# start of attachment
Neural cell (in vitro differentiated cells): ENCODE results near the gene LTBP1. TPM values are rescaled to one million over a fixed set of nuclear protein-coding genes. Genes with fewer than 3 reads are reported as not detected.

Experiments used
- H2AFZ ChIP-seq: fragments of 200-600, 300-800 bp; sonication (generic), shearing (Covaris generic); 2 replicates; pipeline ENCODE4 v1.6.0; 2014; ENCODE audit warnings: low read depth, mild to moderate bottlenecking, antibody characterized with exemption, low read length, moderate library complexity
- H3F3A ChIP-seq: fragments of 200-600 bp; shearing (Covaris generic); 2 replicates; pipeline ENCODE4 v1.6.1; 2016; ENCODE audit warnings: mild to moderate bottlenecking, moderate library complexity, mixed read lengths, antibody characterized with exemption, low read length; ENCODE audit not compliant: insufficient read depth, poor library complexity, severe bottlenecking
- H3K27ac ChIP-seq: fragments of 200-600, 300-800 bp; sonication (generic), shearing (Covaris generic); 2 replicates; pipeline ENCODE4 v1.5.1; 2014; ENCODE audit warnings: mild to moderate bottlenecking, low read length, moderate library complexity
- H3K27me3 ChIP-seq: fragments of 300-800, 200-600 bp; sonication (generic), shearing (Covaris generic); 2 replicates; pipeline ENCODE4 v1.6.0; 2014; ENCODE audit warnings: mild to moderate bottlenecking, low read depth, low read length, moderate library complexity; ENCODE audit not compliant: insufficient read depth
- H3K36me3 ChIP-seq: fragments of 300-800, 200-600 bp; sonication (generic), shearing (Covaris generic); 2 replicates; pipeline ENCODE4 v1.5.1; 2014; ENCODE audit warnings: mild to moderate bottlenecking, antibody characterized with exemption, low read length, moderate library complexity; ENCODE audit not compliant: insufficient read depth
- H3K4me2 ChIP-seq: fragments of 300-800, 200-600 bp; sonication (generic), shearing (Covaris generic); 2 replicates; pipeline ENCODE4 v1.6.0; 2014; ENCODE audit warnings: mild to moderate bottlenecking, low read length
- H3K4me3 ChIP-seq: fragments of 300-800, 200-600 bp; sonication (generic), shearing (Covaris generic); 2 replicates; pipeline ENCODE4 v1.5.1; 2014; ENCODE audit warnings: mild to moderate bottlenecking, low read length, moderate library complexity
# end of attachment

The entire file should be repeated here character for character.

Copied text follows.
Neural cell (in vitro differentiated cells): ENCODE results near the gene LTBP1. TPM values are rescaled to one million over a fixed set of nuclear protein-coding genes. Genes with fewer than 3 reads are reported as not detected.

Experiments used
- H2AFZ ChIP-seq: fragments of 200-600, 300-800 bp; sonication (generic), shearing (Covaris generic); 2 replicates; pipeline ENCODE4 v1.6.0; 2014; ENCODE audit warnings: low read depth, mild to moderate bottlenecking, antibody characterized with exemption, low read length, moderate library complexity
- H3F3A ChIP-seq: fragments of 200-600 bp; shearing (Covaris generic); 2 replicates; pipeline ENCODE4 v1.6.1; 2016; ENCODE audit warnings: mild to moderate bottlenecking, moderate library complexity, mixed read lengths, antibody characterized with exemption, low read length; ENCODE audit not compliant: insufficient read depth, poor library complexity, severe bottlenecking
- H3K27ac ChIP-seq: fragments of 200-600, 300-800 bp; sonication (generic), shearing (Covaris generic); 2 replicates; pipeline ENCODE4 v1.5.1; 2014; ENCODE audit warnings: mild to moderate bottlenecking, low read length, moderate library complexity
- H3K27me3 ChIP-seq: fragments of 300-800, 200-600 bp; sonication (generic), shearing (Covaris generic); 2 replicates; pipeline ENCODE4 v1.6.0; 2014; ENCODE audit warnings: mild to moderate bottlenecking, low read depth, low read length, moderate library complexity; ENCODE audit not compliant: insufficient read depth
- H3K36me3 ChIP-seq: fragments of 300-800, 200-600 bp; sonication (generic), shearing (Covaris generic); 2 replicates; pipeline ENCODE4 v1.5.1; 2014; ENCODE audit warnings: mild to moderate bottlenecking, antibody characterized with exemption, low read length, moderate library complexity; ENCODE audit not compliant: insufficient read depth
- H3K4me2 ChIP-seq: fragments of 300-800, 200-600 bp; sonication (generic), shearing (Covaris generic); 2 replicates; pipeline ENCODE4 v1.6.0; 2014; ENCODE audit warnings: mild to moderate bottlenecking, low read length
- H3K4me3 ChIP-seq: fragments of 300-800, 200-600 bp; sonication (generic), shearing (Covaris generic); 2 replicates; pipeline ENCODE4 v1.5.1; 2014; ENCODE audit warnings: mild to moderate bottlenecking, low read length, moderate library complexity